banner image

Jaw Problems

The temporomandibular joint (TMJ) is the joint connecting the jaws to the base of the skull in front of the ears that allows the jaw to move up and down and side to side when talking, chewing, and yawning.

Problems with the jaw and the muscles in the face that control it are known as temporomandibular disorders (TMD), and they often cause severe pain and discomfort in one or both sides of the face which can be temporary or last many years.

More women than men suffer from TMD and it is most common among people between the ages of 20 and 40. Symptoms include headaches, tenderness in the face, jaw joint area, neck and shoulders and in or around the ear when chewing, speaking, or opening the mouth wide; difficulty opening the mouth; locking jaws; clicking, popping, or grating sounds in the jaw joint when opening or closing the mouth; a tired feeling in the face; trouble chewing or a sudden uncomfortable bite, as if the upper and lower teeth are not fitting together properly; swelling on the side of the face; and dizziness, hearing problems and ringing in the ears.

These symptoms arise from problems with the muscles of the jaw or with the parts of the joint itself and injury to the jaw or the muscles of the head and neck from a heavy blow or whiplash can lead to TMD.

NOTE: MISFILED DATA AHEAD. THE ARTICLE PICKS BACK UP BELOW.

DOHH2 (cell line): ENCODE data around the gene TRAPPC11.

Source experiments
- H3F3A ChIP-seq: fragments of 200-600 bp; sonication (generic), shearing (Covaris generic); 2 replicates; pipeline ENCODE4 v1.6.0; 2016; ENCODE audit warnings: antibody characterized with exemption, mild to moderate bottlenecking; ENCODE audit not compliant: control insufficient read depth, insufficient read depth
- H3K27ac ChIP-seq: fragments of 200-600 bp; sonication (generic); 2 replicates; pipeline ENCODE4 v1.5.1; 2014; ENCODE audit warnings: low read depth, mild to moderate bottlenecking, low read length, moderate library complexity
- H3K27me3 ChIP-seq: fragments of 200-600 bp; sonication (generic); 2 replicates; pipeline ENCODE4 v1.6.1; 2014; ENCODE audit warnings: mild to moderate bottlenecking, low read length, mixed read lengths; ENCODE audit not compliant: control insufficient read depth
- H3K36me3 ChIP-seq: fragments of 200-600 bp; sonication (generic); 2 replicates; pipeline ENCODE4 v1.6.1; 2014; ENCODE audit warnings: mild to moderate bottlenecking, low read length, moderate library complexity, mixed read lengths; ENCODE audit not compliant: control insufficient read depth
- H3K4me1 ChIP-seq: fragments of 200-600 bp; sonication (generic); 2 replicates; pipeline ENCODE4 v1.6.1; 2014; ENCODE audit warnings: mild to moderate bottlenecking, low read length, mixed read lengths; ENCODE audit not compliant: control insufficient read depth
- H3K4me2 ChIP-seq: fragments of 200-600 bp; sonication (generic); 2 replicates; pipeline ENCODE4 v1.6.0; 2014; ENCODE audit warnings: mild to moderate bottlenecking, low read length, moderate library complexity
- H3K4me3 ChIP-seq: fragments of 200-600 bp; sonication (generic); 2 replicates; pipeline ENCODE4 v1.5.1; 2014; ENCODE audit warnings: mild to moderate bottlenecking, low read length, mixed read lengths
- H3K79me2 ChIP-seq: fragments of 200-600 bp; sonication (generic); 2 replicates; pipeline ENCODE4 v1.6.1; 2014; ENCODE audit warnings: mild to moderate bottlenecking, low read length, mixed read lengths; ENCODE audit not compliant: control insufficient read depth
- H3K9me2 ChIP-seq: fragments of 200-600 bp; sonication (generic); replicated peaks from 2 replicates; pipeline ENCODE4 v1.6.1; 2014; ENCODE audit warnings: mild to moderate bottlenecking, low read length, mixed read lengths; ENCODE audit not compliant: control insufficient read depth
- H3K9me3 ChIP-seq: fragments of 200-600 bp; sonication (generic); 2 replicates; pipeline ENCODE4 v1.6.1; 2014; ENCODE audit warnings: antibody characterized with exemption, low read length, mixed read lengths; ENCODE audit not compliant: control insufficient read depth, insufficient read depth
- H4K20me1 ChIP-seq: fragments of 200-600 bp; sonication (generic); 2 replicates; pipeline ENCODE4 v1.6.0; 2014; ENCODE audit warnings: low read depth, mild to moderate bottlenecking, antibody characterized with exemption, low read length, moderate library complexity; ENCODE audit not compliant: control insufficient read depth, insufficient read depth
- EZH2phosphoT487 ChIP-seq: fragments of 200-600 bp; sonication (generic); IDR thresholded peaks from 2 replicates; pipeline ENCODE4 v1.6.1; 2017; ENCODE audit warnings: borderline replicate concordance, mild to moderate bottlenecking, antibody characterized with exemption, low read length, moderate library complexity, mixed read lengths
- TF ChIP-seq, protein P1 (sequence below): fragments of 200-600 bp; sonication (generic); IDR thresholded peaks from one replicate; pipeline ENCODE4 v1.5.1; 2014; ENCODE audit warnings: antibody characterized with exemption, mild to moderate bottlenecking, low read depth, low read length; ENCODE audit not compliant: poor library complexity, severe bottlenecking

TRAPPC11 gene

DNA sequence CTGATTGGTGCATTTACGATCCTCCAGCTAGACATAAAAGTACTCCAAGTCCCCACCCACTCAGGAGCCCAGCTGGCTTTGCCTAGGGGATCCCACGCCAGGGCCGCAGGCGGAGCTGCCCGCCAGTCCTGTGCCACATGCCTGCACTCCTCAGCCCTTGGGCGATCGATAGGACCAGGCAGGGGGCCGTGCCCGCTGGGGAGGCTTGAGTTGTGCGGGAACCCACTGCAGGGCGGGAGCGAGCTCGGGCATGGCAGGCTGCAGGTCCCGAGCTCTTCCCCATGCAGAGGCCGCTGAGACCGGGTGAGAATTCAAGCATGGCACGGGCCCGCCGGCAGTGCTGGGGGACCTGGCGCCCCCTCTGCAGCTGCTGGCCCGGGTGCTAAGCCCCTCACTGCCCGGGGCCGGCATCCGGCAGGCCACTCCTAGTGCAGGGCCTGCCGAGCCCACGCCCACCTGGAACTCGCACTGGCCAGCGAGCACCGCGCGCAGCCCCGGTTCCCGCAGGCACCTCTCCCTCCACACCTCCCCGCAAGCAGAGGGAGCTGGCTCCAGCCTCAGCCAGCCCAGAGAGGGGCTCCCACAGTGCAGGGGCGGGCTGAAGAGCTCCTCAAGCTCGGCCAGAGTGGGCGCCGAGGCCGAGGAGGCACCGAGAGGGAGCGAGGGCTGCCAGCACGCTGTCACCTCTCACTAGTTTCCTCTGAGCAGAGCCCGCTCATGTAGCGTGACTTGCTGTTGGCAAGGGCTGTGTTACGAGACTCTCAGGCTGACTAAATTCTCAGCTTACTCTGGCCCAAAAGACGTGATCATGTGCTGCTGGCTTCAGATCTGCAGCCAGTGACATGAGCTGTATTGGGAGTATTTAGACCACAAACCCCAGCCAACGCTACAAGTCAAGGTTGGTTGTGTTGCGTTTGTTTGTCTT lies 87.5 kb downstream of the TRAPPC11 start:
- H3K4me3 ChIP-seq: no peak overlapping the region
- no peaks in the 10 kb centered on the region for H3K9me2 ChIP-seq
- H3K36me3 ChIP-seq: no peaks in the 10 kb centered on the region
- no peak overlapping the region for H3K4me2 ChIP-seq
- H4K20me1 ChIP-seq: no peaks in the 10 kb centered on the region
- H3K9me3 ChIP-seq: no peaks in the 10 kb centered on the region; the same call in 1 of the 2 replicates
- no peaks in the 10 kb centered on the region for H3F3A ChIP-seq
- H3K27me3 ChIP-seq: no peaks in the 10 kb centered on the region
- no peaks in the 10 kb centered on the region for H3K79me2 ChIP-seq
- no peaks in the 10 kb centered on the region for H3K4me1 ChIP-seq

TMD can also be caused by stress and anxiety which may lead to increased tension in the muscles and grinding or clenching of the teeth – especially common during sleep (known in dentistry as bruxism), which puts pressure on the joint. It is also a result of problems with the bite due to poor teeth positioning or tooth loss, and habits such as nail-biting or chewing pens.

Many other conditions cause similar symptoms including tooth decay, sinus problems, arthritis and gum disease, so to determine the cause the dentist at Harley Street Dental and Implant Clinic will ask about the patient’s health history and conduct a physical exam, checking the jaw for pain or tenderness and listening for clicks, pops, or grating sounds when it moves.

The dentist may take full face x-rays to view the jaw, temporomandibular joints, and teeth to rule out other problems and may need to do other tests such as magnetic resonance imaging (MRI) or computer tomography (CT). An MRI can show if the TMJ disc is in the proper position as the jaw moves, and a CT scan shows the bony detail of the joint.

TMD patients may be referred to an oral surgeon at Harley Street Dental and Implant Clinic and may also see an orthodontist in the practice to ensure the teeth, muscles, and joints work properly.

Other solutions include relaxation techniques, wearing a mouth guard at night to prevent tooth grinding and anti-inflammatory medication to reduce inflammation in the joint.

If you have experienced one or more of the symptoms above and would like a detailed TMJ assessment, book an appointment at Harley Street Dental and Implant Clinic.